Tuesday, November 9, 2021

Crazy For Krasi Meze & Wine: A Greek Paradise

From Octopus Mortadella to Trahano Kroketes, my recent dinner at Krasi was amazing, from the food to wine. It earns my highest recommendation and I was pleased yesterday to learn that someone who went there based on my recommendation thought the food and wine were "spectacular."

Krasi, a Greek word for "wine," is a Greek meze and wine bar from partners Demetri Tsolakis (GreCo, Committee Ouzeri + Bar), Stefanos Ougrinis (GreCo), Theo Tsilipanos (Committee Ouzeri + Bar) and Tasha Breshinsky (Committee Ouzeri + Bar). The Executive Chef is Valentine Howell (Mastro’s Ocean Club, Legal Harborside and Locke Ober) and their Wine Director is Evan Turner (Helen Greek Food & Wine in Houston). I've long been a big fan of Committee and GreCo, and Krasi is a worthy addition to those Greek restaurants.

For more background information, check out my prior article, Krasi: First Impressions of This New Greek Restaurant

On a chilly Saturday evening, Krasi was packed, and even their patio was filled to capacity. This is certainly a popular restaurant, and if you desire to go, I'd suggest you make a reservation. We had reservations, and sat in a secluded table next to the front window. 

For wine, we began with glasses of the 2017 Sarris Vineyards "V is for Vostilidi," a compelling white wine which I recently reviewed. We also had a bottle of the 2018 Dalamara Naoussa, made from Xynomavro, which was also a delicious wine. Excellent acidity, a complex melange of flavors typical of the grape, and a pleasing finish. It paired well with some of the later dishes during our dinner. 

The Krasi menu is essentially all small plates, meant to be shared, and allowing you to sample a variety of their creative and delicious dishes. There wasn't a single dish which I didn't thoroughly enjoy, and there were other dishes on the menu that I wanted to try but was too full to order.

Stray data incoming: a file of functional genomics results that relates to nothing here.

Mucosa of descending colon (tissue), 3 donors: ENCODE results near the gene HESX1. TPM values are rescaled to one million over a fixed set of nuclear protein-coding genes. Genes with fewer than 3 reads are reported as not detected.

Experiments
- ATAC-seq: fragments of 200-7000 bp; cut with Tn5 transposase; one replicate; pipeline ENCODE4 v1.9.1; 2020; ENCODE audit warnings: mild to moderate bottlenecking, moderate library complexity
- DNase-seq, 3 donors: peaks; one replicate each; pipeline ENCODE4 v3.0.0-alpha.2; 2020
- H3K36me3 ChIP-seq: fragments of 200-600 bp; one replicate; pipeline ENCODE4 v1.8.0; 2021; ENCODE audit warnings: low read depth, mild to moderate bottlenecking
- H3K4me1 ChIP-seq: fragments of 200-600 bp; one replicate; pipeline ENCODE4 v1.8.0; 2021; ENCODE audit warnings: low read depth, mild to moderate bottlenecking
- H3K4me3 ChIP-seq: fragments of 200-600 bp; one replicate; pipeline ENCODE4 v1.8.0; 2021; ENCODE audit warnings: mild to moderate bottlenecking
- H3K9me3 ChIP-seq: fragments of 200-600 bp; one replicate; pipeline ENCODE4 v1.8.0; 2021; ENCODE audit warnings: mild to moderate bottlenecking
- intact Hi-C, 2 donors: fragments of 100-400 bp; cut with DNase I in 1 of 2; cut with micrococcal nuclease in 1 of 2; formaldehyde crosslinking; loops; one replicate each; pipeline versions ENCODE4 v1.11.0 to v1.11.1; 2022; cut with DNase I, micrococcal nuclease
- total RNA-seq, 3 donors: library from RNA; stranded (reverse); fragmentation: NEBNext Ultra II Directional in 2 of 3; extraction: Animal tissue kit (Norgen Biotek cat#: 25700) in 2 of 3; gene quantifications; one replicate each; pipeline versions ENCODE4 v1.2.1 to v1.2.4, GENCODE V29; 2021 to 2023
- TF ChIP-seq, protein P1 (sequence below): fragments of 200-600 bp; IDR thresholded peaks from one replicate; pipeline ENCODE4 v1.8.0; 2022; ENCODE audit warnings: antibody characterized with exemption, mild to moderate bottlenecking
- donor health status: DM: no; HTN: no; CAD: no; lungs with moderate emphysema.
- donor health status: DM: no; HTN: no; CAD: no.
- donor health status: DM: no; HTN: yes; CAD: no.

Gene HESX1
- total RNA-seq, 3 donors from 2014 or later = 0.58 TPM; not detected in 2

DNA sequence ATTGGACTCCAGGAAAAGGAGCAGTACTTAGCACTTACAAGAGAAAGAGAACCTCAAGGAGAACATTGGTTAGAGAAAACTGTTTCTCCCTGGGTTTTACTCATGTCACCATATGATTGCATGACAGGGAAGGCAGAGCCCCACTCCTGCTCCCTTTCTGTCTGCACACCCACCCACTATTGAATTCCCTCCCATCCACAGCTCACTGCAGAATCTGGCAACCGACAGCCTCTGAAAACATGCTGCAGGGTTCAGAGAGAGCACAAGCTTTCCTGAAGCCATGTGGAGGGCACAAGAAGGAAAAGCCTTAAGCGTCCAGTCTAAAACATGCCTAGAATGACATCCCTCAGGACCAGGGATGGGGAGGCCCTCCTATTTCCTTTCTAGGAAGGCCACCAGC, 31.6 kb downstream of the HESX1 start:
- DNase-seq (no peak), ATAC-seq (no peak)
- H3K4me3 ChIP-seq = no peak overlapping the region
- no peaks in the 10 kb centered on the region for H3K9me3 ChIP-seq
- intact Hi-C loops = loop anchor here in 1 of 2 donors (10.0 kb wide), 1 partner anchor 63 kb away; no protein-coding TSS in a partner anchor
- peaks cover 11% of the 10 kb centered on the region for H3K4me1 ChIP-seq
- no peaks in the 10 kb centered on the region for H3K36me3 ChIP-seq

We began with a couple of their bread selections, especially as I love fresh, warm home-made breads. The Lalangia ($6) is a fried dough, topped by thyme honey, and has a nice crunchy exterior and a soft, fluffy interior. It has a mild sweetness from the thyme honey, and the creamy, honey butter. 

The Tiropita Rolls ($2 each), are made with halloumi, graviera, and olive oil. These type of rolls originated in Central Greece, and served with honey butter with sea salt, churned in-house. A tasty soft roll, filled with plenty of melted cheese, was elevated by the creamy, honey butter. Such a fine way to begin our dinner.

We then moved onto some charcuterie and cheese. The Akrokolion ($14), made with lamb, garlic, and black pepper, is a Greek version of prosciutto, and was tender and flavorful, with a rich, meaty taste. Delicious! The Octopus Mortadella ($12) is house made, with pistachio, peppercorns, and lamb suet. The silky tender octopus is enhanced by the crunchy pistachios and peppercorns. Such a unique creation, and even if you think you don't like octopus, because you think it is too rubbery, this mortadella will change your mind.